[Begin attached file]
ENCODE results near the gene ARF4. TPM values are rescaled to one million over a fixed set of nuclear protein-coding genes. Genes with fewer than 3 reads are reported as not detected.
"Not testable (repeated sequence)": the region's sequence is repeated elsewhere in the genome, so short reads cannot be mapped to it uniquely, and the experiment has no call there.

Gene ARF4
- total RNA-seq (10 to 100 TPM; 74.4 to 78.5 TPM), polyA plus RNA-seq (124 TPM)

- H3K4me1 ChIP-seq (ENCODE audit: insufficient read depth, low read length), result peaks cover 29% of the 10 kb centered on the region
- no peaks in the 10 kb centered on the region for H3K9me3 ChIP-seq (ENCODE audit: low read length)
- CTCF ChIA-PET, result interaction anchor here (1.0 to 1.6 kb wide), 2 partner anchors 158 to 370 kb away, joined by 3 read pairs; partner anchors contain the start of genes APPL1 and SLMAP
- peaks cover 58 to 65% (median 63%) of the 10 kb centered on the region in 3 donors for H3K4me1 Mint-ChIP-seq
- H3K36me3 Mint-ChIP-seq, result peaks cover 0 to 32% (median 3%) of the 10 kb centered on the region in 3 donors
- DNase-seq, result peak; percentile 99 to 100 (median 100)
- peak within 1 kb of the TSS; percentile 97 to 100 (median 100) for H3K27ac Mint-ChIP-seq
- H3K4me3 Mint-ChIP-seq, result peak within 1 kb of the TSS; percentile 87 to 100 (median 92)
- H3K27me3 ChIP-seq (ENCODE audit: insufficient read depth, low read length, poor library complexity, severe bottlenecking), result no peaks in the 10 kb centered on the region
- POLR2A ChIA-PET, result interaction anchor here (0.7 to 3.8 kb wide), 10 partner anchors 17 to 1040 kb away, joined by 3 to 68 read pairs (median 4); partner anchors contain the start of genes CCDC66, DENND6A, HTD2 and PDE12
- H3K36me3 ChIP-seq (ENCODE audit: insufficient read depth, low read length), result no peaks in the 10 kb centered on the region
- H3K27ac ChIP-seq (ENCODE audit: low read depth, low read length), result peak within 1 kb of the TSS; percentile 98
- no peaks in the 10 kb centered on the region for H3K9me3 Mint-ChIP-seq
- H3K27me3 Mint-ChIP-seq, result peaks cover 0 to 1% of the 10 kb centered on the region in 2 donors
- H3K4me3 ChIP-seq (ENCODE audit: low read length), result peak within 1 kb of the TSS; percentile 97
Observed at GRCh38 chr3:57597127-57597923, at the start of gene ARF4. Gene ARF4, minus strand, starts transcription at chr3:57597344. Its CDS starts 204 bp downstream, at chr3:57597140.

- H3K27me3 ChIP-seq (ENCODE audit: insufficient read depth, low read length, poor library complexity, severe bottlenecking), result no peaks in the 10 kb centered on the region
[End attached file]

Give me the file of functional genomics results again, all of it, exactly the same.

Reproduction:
ENCODE results near the gene ARF4. TPM values are rescaled to one million over a fixed set of nuclear protein-coding genes. Genes with fewer than 3 reads are reported as not detected.
"Not testable (repeated sequence)": the region's sequence is repeated elsewhere in the genome, so short reads cannot be mapped to it uniquely, and the experiment has no call there.

Gene ARF4
- total RNA-seq (10 to 100 TPM; 74.4 to 78.5 TPM), polyA plus RNA-seq (124 TPM)

- H3K4me1 ChIP-seq (ENCODE audit: insufficient read depth, low read length), result peaks cover 29% of the 10 kb centered on the region
- no peaks in the 10 kb centered on the region for H3K9me3 ChIP-seq (ENCODE audit: low read length)
- CTCF ChIA-PET, result interaction anchor here (1.0 to 1.6 kb wide), 2 partner anchors 158 to 370 kb away, joined by 3 read pairs; partner anchors contain the start of genes APPL1 and SLMAP
- peaks cover 58 to 65% (median 63%) of the 10 kb centered on the region in 3 donors for H3K4me1 Mint-ChIP-seq
- H3K36me3 Mint-ChIP-seq, result peaks cover 0 to 32% (median 3%) of the 10 kb centered on the region in 3 donors
- DNase-seq, result peak; percentile 99 to 100 (median 100)
- peak within 1 kb of the TSS; percentile 97 to 100 (median 100) for H3K27ac Mint-ChIP-seq
- H3K4me3 Mint-ChIP-seq, result peak within 1 kb of the TSS; percentile 87 to 100 (median 92)
- H3K27me3 ChIP-seq (ENCODE audit: insufficient read depth, low read length, poor library complexity, severe bottlenecking), result no peaks in the 10 kb centered on the region
- POLR2A ChIA-PET, result interaction anchor here (0.7 to 3.8 kb wide), 10 partner anchors 17 to 1040 kb away, joined by 3 to 68 read pairs (median 4); partner anchors contain the start of genes CCDC66, DENND6A, HTD2 and PDE12
- H3K36me3 ChIP-seq (ENCODE audit: insufficient read depth, low read length), result no peaks in the 10 kb centered on the region
- H3K27ac ChIP-seq (ENCODE audit: low read depth, low read length), result peak within 1 kb of the TSS; percentile 98
- no peaks in the 10 kb centered on the region for H3K9me3 Mint-ChIP-seq
- H3K27me3 Mint-ChIP-seq, result peaks cover 0 to 1% of the 10 kb centered on the region in 2 donors
- H3K4me3 ChIP-seq (ENCODE audit: low read length), result peak within 1 kb of the TSS; percentile 97
Observed at GRCh38 chr3:57597127-57597923, at the start of gene ARF4. Gene ARF4, minus strand, starts transcription at chr3:57597344. Its CDS starts 204 bp downstream, at chr3:57597140.

- H3K27me3 ChIP-seq (ENCODE audit: insufficient read depth, low read length, poor library complexity, severe bottlenecking), result no peaks in the 10 kb centered on the region